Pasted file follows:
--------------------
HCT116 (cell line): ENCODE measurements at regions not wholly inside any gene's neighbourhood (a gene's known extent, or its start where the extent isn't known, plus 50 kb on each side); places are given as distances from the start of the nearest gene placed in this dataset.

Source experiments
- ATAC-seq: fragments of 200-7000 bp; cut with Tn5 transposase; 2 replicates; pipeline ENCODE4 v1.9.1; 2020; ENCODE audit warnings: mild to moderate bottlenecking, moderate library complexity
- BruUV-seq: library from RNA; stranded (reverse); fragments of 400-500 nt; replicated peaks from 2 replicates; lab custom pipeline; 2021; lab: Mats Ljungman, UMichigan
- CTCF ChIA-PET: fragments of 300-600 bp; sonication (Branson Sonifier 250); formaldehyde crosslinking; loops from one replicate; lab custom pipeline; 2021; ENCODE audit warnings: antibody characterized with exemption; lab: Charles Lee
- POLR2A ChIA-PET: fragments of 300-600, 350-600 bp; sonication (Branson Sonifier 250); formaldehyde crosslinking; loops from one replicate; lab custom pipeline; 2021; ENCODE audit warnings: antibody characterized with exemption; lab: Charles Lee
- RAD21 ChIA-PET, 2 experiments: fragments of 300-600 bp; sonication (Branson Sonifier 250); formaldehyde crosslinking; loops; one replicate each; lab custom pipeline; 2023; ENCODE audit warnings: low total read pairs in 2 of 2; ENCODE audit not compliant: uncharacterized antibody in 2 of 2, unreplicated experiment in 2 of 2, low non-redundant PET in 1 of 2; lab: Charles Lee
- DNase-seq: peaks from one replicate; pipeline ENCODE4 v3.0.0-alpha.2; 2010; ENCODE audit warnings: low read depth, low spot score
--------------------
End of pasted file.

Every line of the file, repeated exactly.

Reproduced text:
HCT116 (cell line): ENCODE measurements at regions not wholly inside any gene's neighbourhood (a gene's known extent, or its start where the extent isn't known, plus 50 kb on each side); places are given as distances from the start of the nearest gene placed in this dataset.

Source experiments
- ATAC-seq: fragments of 200-7000 bp; cut with Tn5 transposase; 2 replicates; pipeline ENCODE4 v1.9.1; 2020; ENCODE audit warnings: mild to moderate bottlenecking, moderate library complexity
- BruUV-seq: library from RNA; stranded (reverse); fragments of 400-500 nt; replicated peaks from 2 replicates; lab custom pipeline; 2021; lab: Mats Ljungman, UMichigan
- CTCF ChIA-PET: fragments of 300-600 bp; sonication (Branson Sonifier 250); formaldehyde crosslinking; loops from one replicate; lab custom pipeline; 2021; ENCODE audit warnings: antibody characterized with exemption; lab: Charles Lee
- POLR2A ChIA-PET: fragments of 300-600, 350-600 bp; sonication (Branson Sonifier 250); formaldehyde crosslinking; loops from one replicate; lab custom pipeline; 2021; ENCODE audit warnings: antibody characterized with exemption; lab: Charles Lee
- RAD21 ChIA-PET, 2 experiments: fragments of 300-600 bp; sonication (Branson Sonifier 250); formaldehyde crosslinking; loops; one replicate each; lab custom pipeline; 2023; ENCODE audit warnings: low total read pairs in 2 of 2; ENCODE audit not compliant: uncharacterized antibody in 2 of 2, unreplicated experiment in 2 of 2, low non-redundant PET in 1 of 2; lab: Charles Lee
- DNase-seq: peaks from one replicate; pipeline ENCODE4 v3.0.0-alpha.2; 2010; ENCODE audit warnings: low read depth, low spot score